However, unlike Adam, perfect obedience was no longer possible in a post-Fall world. The people of Israel inherited a sinful nature, thus God's law was, in one sense, a reminder of His impending judgment. WCF 19:3 continues by distinguishing God's moral law (the Ten Commandments) from the ceremonial laws given to Israel in the Old Testament. The ceremonial laws instructed Israel in how they were to worship God, including the specifics of the sacrificial system in which they could atone for their sins as a nation. This was important for two reasons. First, it demonstrated God's provision for Israel under the law in the Old Testament.  Second, as WCF 19:3 explains, it points us to Christ by "prefiguring" the grace that would be given in the final suffering and sacrifice of Christ, which would ultimately satisfy the condemnation required by God's law. 

In addition to the moral and ceremonial laws, the nation of Israel was also given judicial laws. These laws governed the nation as a political body. The Confession is clear that the ceremonial and judicial laws ended with conclusion of the old covenant made with Israel. In the course of redemptive history, the life, death and resurrection of Jesus Christ, along with the writing of the New Testament, would move God's redemptive plan to a new stage of fulfillment.

For the Christian in the New Testament era, the moral law is still binding. Jesus Christ did not come to abolish the law, but to fulfill it (Matthew 5:17). What this means is that God's law is still in place, but our relationship to that His law has changed. Jesus Christ has fulfilled the requirement of perfect obedience to God's law on behalf of those who put their faith in Him. In other words, as Romans 5:12-21 teaches, Adam failed to obey God as our representative, but Jesus Christ accomplishes perfect obedience for those whom he represents (those united to him by faith).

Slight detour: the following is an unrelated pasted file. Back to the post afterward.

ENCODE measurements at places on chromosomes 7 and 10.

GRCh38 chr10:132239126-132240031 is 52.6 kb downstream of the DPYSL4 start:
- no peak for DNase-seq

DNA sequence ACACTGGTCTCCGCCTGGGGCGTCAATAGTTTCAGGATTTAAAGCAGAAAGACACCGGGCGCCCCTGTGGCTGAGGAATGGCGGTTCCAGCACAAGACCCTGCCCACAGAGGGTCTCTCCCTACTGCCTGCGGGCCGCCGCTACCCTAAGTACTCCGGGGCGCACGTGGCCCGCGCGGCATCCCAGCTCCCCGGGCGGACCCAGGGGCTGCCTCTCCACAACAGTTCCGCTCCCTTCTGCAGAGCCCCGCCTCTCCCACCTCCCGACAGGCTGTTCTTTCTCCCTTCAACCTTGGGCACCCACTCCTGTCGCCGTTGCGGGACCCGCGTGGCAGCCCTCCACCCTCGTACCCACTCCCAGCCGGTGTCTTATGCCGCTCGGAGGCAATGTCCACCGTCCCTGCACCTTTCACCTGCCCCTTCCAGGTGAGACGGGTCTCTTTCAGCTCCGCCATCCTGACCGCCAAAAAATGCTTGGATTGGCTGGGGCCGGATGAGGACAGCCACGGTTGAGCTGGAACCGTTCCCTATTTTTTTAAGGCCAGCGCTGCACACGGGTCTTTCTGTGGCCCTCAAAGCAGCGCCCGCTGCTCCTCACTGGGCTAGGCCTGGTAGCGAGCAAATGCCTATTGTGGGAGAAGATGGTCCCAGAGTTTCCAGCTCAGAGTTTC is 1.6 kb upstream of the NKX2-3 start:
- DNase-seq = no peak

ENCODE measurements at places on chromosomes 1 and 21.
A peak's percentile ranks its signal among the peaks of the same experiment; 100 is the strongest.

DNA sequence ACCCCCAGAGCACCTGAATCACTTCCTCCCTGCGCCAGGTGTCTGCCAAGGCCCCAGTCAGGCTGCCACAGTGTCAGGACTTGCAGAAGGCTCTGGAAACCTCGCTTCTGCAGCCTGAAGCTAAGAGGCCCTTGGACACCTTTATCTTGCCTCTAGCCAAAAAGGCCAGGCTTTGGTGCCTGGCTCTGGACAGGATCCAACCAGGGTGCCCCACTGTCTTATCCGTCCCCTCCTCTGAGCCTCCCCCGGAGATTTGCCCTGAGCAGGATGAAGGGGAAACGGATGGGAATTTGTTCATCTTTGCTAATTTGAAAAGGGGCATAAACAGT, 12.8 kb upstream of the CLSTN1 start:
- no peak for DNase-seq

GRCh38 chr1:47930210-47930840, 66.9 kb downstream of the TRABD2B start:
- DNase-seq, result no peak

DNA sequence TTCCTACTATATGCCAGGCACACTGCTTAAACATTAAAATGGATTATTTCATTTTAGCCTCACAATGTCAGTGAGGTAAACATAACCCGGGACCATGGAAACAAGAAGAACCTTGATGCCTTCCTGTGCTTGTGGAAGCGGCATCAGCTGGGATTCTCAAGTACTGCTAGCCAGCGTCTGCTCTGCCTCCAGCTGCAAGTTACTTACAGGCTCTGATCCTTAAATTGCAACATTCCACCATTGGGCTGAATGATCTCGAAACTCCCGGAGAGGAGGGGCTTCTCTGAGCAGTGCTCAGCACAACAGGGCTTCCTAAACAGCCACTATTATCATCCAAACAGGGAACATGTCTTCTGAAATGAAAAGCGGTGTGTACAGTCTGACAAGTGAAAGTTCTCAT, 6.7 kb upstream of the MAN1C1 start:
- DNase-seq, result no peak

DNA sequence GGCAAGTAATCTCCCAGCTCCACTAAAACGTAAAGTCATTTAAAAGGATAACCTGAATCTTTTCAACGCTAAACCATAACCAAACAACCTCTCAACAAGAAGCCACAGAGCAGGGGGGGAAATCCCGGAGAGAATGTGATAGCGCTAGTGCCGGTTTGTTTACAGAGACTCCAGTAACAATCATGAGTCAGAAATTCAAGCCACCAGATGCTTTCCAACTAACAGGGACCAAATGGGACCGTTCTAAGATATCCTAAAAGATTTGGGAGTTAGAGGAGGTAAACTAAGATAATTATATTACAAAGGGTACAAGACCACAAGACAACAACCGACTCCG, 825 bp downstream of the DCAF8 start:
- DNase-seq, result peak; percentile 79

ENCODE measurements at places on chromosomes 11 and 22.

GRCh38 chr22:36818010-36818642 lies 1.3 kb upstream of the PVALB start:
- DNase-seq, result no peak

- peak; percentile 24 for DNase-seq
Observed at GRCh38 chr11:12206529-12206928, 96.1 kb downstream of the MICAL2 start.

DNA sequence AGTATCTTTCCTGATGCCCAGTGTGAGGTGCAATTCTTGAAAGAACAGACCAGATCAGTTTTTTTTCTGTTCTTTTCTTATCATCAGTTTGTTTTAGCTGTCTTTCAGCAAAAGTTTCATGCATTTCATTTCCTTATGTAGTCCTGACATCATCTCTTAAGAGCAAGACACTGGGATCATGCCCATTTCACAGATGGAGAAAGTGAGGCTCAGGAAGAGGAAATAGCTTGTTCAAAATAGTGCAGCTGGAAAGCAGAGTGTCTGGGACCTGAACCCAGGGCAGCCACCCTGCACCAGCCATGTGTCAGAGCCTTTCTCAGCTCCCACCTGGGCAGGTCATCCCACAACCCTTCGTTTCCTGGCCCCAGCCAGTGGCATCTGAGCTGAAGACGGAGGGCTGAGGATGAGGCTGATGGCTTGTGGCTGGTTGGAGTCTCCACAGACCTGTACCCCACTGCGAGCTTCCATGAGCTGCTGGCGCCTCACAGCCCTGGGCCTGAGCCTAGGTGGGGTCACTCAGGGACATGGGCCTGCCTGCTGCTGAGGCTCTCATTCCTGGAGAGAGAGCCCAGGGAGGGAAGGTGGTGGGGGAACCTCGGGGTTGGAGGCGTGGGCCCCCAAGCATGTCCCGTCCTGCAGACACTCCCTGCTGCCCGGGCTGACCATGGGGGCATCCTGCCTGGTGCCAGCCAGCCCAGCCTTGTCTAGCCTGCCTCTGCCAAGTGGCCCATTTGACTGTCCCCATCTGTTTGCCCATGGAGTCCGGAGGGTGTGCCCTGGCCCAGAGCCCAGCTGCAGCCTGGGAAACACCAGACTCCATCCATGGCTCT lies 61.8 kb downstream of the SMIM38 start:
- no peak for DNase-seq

This blessing should not encourage the Christian to believe that they can now ignore God's law, since Jesus has fulfilled it on his or her behalf. WCF 19:6 teaches us that the law is of "great use" to the Christian. The law reveals to us God's will for how we should live and conduct ourselves according to His standards. Likewise, the law shows us our own sinfulness, as we continue to struggle in our sanctification. Such reflection on our own sinfulness should produce in us an attitude of humility and hatred for sin, along with a greater and clearer understanding of our dependence on the work of Jesus Christ. It is also part of the Christian's experience to struggle deeply with temptation and sin, to the point where the Christian may not be immediately repentant. The law reminds us that there are consequences to our disobedience.

Finally, WCF 19:7 addresses the important point that the law of God is not contrary to the Gospel. For those who embrace the Gospel, the Spirit of Christ will enable them to love God and His law, and to live more and more in obedience to that law. 

Dr. Jeffrey Jue is Associate Professor of Church History and the Stephen Tong Associate Professor of Reformed Theology at Westminster Theological Seminary.